May 26, 2008
During the experiments, which are called hydrotests, DARHT generates a 17-million-volt beam of electrons, which are slammed into a high explosive target. Two X-ray machines digitally photograph the interior of the materials being compressed to simulate a nuclear warhead explosion and hazardous and toxic materials are released into the environment. The tests are considered by DOE to be non-nuclear because the materials that are used cannot sustain chain reactions, but they do contain materials such as depleted uranium, beryllium, lead and plutonium-242.
The rebuilding effort cost $90 million and took five years to complete. DARHT is a $350 million facility, which began construction in 1988. Construction was halted in 1995 when CCNS and the Los Alamos Study Group sued DOE because the required environmental studies had not been done. The estimated cost of DARHT at the time was $124 million.
DARHT has been criticized as being too expensive and behind schedule.
In 2005, the DOE Inspector General found that LANL was behind schedule in developing technology that would protect employees and the environment from exposure to hazardous materials used in the testing program.
One problem identified in the 2005 audit was that LANL had not completed the development and implementation of an improved filtration system on the DARHT facility. Currently, an aqueous foam is used to filter the release of materials. However, the audit found that this strategy is neither the most efficient nor the preferred method for protecting employees and the environment. A senior LANL scientist told the auditors that "foam containment dramatically increased hazards to the workers involved at the firing point and increased the time and costs associated with executing hydrotests." Moreover, using the foam increases the amount of low-level radioactive waste generated by the testing.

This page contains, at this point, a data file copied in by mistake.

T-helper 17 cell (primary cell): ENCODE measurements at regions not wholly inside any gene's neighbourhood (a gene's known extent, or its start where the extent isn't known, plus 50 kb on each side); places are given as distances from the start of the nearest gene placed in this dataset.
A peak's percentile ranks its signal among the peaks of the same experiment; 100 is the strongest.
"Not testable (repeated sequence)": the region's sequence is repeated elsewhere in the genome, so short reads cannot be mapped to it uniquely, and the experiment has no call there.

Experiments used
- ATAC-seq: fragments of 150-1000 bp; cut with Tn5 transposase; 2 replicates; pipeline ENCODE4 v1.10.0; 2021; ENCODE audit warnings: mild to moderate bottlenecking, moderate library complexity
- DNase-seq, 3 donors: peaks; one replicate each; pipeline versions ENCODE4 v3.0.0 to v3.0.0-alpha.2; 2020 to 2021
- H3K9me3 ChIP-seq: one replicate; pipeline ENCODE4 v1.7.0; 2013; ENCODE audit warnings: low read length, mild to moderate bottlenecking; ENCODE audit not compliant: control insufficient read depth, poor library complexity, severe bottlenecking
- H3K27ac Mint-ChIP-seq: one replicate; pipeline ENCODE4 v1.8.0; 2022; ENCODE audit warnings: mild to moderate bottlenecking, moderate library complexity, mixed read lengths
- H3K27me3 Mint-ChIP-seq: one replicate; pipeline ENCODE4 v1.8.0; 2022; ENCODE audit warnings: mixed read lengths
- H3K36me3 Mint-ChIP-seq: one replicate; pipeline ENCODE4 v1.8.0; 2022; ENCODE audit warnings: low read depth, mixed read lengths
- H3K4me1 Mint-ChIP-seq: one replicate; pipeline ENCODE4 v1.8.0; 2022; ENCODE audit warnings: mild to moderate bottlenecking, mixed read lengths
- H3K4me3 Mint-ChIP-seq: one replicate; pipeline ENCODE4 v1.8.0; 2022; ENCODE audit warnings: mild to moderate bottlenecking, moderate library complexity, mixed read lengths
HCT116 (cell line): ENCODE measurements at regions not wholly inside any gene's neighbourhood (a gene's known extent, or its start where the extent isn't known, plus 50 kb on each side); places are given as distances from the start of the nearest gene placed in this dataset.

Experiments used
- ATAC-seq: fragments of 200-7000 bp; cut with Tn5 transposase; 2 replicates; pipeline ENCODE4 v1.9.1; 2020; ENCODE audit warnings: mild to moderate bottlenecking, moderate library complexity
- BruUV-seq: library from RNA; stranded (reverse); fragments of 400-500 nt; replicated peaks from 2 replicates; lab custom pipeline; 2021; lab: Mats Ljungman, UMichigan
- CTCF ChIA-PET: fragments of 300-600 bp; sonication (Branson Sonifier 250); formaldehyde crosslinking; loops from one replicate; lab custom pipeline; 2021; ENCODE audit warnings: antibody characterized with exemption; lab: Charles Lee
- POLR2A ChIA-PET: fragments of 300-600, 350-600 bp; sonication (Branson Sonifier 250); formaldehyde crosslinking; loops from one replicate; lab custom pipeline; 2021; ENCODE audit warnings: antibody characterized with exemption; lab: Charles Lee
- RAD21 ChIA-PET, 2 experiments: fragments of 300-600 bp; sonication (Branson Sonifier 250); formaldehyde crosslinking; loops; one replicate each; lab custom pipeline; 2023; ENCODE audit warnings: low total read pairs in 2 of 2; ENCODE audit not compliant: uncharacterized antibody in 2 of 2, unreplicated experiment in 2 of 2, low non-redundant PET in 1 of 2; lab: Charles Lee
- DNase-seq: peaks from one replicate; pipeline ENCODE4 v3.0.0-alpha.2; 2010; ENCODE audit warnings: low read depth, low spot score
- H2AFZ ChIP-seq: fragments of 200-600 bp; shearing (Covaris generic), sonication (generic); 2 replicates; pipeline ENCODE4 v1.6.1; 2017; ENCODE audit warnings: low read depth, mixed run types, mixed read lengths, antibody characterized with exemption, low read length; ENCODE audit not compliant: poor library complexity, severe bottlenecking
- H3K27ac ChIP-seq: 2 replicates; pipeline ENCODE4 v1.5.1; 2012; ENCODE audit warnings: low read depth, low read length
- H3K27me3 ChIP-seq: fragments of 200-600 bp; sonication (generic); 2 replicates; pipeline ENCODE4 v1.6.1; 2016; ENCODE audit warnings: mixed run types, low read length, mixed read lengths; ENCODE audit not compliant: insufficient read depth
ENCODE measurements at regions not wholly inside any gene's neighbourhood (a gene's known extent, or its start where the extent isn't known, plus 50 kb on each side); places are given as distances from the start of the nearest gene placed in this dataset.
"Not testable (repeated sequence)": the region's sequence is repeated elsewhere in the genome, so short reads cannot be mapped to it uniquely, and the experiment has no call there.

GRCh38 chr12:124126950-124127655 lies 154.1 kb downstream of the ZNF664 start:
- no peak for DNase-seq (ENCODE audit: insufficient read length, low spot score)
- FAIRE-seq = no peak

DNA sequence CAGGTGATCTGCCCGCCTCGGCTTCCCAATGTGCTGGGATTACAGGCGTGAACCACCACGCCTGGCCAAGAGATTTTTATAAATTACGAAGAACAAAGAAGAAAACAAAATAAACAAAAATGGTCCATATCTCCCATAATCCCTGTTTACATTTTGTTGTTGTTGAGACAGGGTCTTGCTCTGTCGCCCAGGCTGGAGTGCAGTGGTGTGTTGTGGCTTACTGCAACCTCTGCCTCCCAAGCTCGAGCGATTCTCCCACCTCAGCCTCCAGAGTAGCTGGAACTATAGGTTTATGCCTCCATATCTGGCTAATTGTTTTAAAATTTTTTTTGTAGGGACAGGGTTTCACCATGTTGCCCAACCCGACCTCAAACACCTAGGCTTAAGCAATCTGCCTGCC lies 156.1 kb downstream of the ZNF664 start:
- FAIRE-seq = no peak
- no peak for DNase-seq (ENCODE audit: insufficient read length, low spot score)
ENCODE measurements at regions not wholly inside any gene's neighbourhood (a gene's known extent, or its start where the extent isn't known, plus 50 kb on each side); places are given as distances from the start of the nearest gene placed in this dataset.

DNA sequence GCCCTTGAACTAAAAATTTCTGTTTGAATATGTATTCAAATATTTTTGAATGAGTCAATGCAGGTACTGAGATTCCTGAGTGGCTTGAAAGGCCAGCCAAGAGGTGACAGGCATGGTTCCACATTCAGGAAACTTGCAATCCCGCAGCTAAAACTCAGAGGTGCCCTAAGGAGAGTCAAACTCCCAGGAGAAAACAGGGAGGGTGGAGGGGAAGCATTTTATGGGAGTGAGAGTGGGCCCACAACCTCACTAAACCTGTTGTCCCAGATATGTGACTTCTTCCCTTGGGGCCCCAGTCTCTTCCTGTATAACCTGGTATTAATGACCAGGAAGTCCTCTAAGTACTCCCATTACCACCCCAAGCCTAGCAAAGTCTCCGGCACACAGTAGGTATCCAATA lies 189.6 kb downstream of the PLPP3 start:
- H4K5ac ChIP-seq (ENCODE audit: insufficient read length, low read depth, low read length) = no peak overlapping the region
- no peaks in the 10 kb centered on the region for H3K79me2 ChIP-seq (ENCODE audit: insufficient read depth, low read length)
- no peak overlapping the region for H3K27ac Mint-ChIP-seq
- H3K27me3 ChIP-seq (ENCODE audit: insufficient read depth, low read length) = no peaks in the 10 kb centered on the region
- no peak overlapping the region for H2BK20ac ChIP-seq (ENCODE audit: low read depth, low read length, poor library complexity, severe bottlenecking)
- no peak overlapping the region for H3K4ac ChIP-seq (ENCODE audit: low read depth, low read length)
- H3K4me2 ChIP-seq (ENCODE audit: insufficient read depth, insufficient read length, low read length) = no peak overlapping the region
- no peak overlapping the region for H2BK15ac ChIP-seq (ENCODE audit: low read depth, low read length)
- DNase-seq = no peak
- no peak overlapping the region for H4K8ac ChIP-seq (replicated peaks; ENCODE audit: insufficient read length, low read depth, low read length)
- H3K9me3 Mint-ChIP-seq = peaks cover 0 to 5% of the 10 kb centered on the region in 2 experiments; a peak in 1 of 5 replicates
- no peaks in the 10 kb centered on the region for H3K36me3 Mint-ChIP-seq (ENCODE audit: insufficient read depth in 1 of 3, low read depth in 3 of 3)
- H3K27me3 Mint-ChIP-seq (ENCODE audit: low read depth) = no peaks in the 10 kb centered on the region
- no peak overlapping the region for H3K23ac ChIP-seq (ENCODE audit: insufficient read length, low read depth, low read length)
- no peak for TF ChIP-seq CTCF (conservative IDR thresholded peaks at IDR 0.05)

The original plan for DARHT included the development of metal vessels to contain the tests. The vessels could then be removed from the site and cleaned at a remote facility, thereby improving the turnaround time for each test. However, LANL never fully developed the vessel design and is behind schedule to incorporate them into the program. The audit recommended that LANL expedite its work on the containment vessels.
The plan for the future nuclear weapons complex transformation does not call for the end of open-air hydrotesting at LANL until 2009.
CCNS made numerous requests for additional information from DOE and LANL about whether the tests will be conducted in vessels or open air. We received no response to our questions.
Scott Kovac of Nuclear Watch New Mexico states, “DARHT will only be a success when all tests performed there are fully contained.”
This has been the CCNS News Update. For more information about this or other nuclear safety issues, please visit our website at nuclearactive.org.